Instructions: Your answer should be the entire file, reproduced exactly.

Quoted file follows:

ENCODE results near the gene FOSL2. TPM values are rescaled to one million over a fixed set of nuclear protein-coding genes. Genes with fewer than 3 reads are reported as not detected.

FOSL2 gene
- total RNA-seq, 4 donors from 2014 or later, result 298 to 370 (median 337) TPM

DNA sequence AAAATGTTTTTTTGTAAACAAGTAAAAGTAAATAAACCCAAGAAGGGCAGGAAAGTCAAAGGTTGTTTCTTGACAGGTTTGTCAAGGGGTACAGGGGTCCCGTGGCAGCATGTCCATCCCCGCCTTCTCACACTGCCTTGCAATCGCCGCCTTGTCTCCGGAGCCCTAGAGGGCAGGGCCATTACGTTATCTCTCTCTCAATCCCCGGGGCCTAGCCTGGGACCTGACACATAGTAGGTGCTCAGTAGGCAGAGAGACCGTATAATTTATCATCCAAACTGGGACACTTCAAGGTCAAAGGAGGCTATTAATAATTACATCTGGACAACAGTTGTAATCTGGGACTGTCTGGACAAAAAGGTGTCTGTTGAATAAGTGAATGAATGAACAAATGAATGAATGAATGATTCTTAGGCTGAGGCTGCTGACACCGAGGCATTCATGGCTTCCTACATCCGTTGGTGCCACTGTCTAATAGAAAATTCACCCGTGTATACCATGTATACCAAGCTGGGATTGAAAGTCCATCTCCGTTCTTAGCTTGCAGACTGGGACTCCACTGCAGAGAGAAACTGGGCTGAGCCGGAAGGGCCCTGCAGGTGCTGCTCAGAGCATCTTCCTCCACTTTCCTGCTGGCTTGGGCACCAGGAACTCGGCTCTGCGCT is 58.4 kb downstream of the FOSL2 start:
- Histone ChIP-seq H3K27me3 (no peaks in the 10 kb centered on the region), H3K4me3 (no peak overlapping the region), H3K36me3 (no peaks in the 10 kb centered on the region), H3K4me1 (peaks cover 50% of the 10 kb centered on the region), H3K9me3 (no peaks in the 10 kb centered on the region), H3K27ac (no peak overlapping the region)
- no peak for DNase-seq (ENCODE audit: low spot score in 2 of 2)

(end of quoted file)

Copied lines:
ENCODE results near the gene FOSL2. TPM values are rescaled to one million over a fixed set of nuclear protein-coding genes. Genes with fewer than 3 reads are reported as not detected.

FOSL2 gene
- total RNA-seq, 4 donors from 2014 or later, result 298 to 370 (median 337) TPM

DNA sequence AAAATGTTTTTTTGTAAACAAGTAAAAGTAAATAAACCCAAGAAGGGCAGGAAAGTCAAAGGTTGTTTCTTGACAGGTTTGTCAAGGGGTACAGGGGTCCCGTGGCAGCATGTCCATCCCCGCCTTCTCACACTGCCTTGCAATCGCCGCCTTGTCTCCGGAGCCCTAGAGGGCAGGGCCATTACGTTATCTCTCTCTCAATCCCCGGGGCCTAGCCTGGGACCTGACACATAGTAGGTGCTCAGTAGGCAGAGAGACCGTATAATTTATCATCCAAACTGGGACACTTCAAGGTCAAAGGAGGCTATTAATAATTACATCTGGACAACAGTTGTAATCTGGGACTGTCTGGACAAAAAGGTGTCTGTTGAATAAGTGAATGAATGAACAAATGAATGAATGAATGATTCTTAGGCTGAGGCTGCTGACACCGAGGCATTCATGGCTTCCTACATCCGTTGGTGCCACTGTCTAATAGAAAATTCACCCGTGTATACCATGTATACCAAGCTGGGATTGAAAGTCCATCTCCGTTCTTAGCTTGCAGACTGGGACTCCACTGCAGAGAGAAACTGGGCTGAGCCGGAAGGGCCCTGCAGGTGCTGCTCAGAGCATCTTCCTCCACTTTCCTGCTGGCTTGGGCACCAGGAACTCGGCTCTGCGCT is 58.4 kb downstream of the FOSL2 start:
- Histone ChIP-seq H3K27me3 (no peaks in the 10 kb centered on the region), H3K4me3 (no peak overlapping the region), H3K36me3 (no peaks in the 10 kb centered on the region), H3K4me1 (peaks cover 50% of the 10 kb centered on the region), H3K9me3 (no peaks in the 10 kb centered on the region), H3K27ac (no peak overlapping the region)
- no peak for DNase-seq (ENCODE audit: low spot score in 2 of 2)